November rains are often the start of slippery paths and patios that last for months on end, making it hard to enjoy the garden when the sun does shine. Take action now with simple steps that can prevent or reduce slip, slide and slither in your winter garden and patio.
Moss, lichen and algae
I have a love:hate relationship with these garden friends (or foes). Lichen are beautiful, said to be an indicator of good, clean air and they make stone and wood look old and loved. Some varieties of moss are stunningly beautiful, most are evergreen (and they remind me of miniature moss gardens made on kitchen plates as a child). Moss, algae and lichen all add to the diversity of your garden and in the right place they add interest. These fellows don’t damage what they are growing on and many gardeners encourage lichen on pots and stone features, and celebrate moss (even in lawns).
Easy to see why I love them all?
But - and it is a big BUT - on hard surfaces where you need to get about, like paths and patios, algae and moss especially can lead to slips, slides and slithering. And in these places, celebrating their beauty is not on.
First – reduce the cause of slippery paths and patios
- Only pave areas that really need to be paved and, if you can, choose a surface that rainwater can run through.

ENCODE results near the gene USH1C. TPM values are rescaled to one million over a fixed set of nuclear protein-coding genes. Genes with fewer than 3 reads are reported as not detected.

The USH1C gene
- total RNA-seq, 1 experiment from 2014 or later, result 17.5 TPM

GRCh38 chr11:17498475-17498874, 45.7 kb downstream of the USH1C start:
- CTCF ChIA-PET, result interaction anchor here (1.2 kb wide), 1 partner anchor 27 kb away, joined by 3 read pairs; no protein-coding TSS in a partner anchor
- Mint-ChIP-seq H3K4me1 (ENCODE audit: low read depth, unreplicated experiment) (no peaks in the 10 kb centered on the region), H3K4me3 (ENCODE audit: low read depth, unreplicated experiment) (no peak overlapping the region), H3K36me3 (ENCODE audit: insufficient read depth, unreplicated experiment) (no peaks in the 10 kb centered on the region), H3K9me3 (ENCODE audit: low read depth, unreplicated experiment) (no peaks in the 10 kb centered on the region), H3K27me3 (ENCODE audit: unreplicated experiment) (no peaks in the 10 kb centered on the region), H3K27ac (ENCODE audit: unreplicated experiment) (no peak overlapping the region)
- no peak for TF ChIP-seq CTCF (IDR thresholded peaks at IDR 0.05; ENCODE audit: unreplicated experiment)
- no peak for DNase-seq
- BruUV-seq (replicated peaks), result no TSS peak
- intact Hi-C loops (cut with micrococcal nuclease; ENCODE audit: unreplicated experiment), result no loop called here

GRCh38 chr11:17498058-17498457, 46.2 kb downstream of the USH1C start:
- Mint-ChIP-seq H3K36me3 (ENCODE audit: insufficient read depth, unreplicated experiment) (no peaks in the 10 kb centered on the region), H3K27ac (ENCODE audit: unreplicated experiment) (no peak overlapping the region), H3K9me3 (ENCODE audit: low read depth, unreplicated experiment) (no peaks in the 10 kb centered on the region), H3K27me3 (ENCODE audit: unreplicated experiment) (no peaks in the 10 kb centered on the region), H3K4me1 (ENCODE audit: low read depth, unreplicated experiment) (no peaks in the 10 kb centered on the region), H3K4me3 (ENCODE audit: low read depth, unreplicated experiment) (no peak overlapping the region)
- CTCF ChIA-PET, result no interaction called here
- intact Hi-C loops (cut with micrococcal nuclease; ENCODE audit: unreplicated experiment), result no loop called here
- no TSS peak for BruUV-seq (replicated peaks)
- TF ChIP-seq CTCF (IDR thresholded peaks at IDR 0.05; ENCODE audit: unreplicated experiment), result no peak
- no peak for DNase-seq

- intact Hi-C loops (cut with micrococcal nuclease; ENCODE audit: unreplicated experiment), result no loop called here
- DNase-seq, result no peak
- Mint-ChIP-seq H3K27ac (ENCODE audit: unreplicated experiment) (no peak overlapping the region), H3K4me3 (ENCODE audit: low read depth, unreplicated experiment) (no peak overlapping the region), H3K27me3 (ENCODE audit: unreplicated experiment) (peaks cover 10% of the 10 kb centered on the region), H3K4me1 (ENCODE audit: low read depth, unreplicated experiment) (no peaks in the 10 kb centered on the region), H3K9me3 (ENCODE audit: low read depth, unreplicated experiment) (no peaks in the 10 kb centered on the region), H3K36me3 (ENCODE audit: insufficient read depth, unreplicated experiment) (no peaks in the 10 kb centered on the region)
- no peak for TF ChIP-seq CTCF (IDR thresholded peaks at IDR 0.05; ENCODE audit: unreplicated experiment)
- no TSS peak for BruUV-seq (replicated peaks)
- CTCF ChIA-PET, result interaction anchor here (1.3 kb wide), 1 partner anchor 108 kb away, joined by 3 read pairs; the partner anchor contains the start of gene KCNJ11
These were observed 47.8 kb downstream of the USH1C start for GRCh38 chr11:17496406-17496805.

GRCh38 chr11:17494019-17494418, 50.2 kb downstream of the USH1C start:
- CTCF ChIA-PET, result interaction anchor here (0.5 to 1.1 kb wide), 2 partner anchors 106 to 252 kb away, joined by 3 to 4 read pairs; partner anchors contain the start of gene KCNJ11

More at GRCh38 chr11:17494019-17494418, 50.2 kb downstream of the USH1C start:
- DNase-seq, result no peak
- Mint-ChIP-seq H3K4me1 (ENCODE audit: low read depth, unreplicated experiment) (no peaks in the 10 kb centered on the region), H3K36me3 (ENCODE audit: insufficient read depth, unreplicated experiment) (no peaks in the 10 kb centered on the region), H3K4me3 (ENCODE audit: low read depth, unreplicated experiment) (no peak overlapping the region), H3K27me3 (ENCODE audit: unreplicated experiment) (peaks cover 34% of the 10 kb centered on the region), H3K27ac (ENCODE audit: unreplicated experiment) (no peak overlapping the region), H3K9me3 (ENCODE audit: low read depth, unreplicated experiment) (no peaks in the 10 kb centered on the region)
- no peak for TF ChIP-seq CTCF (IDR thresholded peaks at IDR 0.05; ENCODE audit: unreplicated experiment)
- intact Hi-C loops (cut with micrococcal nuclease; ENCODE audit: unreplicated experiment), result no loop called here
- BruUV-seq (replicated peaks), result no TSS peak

- Make sure paths, patios and shed roofs slope so water can run off.
- Make sure rain from gutters and down pipes does not spill onto paths and patios.
- Regularly brush hard surfaces with a stiff broom so that moss, algae or lichen don’t settle in.
- Wooden surfaces on patios or decking can become very slippery – stretch and nail a medium sized wire mesh over the top to give your shoes a grip.
- As winter kicks in, spread a layer of coarse sand on wooden steps as a quick and simple anti-slip method.
- Prune back plants that hang over paths or patios so that sun and wind can reach the hard surface.
- Improve drainage next to hard surfaces. As part of your autumn clear up, scoop out shallow channels next to paths and around patios and fill the channels with coarse gravel.
- Fork over the flower beds close to hard surfaces so they absorb water.
Second – remove the foes!
- Clean out moss between paving slabs. On hands and knees, run an old knife or the edge of a trowel along the cracks and brush the mess away. Or for large areas, brush along the edges with a firm outdoor brush with a long handle, narrow head and sturdy (preferably wire) bristles.
- Use a pressure washer. On patios and paths beware not to leave water hanging (one of the causes of mossy and slimy surfaces), brush it away. And always wear goggles when using this kit.
- Pressure washers are the best method for removing moss and algae on wooden fences, sheds and seats. Once clean, treat fences and sheds with wood preservatives and treat wooden furniture with teak oil or similar.
And if all else fails – call in the chemicals
The RHS advice on choosing chemical products is, as usual, clear and easy to follow. It's good to read before looking for a quick fix on garden centre shelves. But just like hard brushing your patio or path, chemical treatments need to be used often, so it makes sense to prevent the problem if you can.
Whatever you do and however you do it - take care on wet paths and patios that may be more slippery than you think.
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